We sense the Medea we are watching, particularly in her flirtatiously sensual exchange with Dominic Rowan’s Aegeus, is one who has been an astute political operator in the past and is fully aware of how to bend a man around her fingers. It is only as time has progressed that the mask has started to slip, and she becomes aware to the extent that she has been humoured rather than accepted as an equal. Her powers have ultimately come to nought, she has slaughtered her brother and fled across the Mediterranean only to be cast aside by Jason for a better match.
The scene with Aegeus carries an erotic tension that is being pushed by McCrory’s Medea but Rowan’s Aegeus is a slippery fish who is aware that there is only so much that can be promised. There is a charge in Medea’s promise that Aegeus will be with child that one cannot but help think of what sits under the surface of such a remark. Aegeus in turn promises nothing but safe passage if Medea should arrive in Athens.
Medea’s frustrations, and rage, grow as the play continues until eventually she finds herself subsumed by them. Given her eventual action it is hard to imagine a situation where the audience would be on her side but McCrory’s performance is one of a wounded animal caught in a trap; it can sense the danger that is to come and knows that any action will be a bad action, but equally no action will lead to death.
Jan Kott noted that it is this choice between two opposing values that captures the essence of tragedy. Clearly the play is tragic in the sense of death and the impact on Jason of Medea’s action, but the tragedy we take with us is the annihilation of Medea. She doesn’t suffer in the same way as Oedipus, her tragedy is not one of destiny, and is closer to Antigone’s choice between the human and the divine. In the end her choice must involve the destruction of everything she has left and the play’s final image leaves us with a very literal sense of Medea weighed down by her guilt.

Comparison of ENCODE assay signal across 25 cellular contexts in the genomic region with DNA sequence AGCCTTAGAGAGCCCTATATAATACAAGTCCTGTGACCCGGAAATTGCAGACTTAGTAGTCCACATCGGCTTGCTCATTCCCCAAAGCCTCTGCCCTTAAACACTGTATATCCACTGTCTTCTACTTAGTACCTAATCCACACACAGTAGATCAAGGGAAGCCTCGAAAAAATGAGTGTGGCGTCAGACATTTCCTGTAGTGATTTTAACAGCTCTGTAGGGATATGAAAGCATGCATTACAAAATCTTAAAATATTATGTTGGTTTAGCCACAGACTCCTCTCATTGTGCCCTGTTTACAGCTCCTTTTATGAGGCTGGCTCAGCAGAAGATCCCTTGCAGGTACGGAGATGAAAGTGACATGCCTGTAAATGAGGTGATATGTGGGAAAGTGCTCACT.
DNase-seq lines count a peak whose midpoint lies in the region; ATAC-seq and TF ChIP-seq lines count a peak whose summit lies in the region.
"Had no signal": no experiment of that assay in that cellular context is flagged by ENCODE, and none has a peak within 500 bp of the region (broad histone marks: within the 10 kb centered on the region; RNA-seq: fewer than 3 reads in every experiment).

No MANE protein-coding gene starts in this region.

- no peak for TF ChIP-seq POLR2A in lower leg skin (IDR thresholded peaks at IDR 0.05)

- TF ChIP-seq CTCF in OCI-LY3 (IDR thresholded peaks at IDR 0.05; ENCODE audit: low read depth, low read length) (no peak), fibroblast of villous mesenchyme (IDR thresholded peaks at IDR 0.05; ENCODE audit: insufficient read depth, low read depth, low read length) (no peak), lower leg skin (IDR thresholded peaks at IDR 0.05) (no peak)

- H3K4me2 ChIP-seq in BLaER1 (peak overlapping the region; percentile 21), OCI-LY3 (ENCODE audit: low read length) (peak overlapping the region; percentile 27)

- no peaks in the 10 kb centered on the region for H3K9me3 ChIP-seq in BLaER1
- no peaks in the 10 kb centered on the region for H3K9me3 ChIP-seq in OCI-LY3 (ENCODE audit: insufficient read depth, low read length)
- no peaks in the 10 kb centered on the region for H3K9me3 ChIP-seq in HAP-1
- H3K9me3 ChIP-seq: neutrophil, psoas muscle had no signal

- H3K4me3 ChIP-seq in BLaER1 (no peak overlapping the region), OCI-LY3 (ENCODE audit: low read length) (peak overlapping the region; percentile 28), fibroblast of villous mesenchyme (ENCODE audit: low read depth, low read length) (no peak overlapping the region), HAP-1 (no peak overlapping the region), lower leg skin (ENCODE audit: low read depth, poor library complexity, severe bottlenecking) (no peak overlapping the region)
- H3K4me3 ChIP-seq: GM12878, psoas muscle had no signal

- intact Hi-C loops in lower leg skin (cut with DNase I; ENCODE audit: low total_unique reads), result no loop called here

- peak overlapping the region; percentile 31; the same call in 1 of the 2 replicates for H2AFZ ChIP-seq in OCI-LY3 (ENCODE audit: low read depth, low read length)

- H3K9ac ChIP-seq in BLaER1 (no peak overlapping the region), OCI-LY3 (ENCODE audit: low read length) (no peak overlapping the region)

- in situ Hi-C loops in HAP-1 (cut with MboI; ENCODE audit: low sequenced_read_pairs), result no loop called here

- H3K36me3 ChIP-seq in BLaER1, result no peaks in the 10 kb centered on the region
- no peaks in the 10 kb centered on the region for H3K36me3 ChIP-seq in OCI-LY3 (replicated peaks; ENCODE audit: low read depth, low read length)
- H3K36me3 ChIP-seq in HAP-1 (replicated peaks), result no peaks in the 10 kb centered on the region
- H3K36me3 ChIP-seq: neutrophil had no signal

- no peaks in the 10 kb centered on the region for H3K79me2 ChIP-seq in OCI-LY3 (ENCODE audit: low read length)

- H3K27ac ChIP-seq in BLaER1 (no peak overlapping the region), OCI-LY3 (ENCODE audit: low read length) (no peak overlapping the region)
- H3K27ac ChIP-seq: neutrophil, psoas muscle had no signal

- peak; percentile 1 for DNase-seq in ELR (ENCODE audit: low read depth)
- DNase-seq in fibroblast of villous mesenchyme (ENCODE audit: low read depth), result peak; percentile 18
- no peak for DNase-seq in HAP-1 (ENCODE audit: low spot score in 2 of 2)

There are some problems with the play. Ben Power’s translation is a solid attempt to produce an updated text that maintains faith in the original, and the removal of the deus ex machina is understandable within the context and results in a stronger ending. However the resulting update does lose some of the original’s poetics – particularly in the lines given to what would have been the Messengers/Guards narrating the off-stage action. That being said it ends with a wonderful stark and brutal final line that I am sure Euripides would have been happy writing, as the Nurse closes proceedings with ‘…Silence. Then darkness’.
There has also been some criticism of the Chorus’s interpretative dances and they never really work within a fairly conventional production, and don’t integrate into the main action; we don’t expect them to engage in the proceedings but they do appear rather otherworldly within the setting. It is a problem that is a challenge for any modern interpretations of Greek drama and Cracknell hasn’t come closer to solving this conundrum.
However this play belongs to McCrory, and her performance is what you take away. We feel that we leave the National a little bit closer to solving the riddle of Medea. We sense her frustration at her growing exclusion from the political sphere and her growing terror at being bullied and backed into a corner. Yet McCrory also gives us the self-pity and self-absorption that could lead a person to commit such an unconscionable act. In the end we recognise that Medea’s final action is to rip her future out of the hands of others; out of Creon’s, out of Jason’s and out of the Gods. She takes control of the last thing it is within her power to control, and in doing so destroys herself utterly. It is a terrifying if exhilarating ending, signed off with that wonderful ‘Silence. Then darkness’.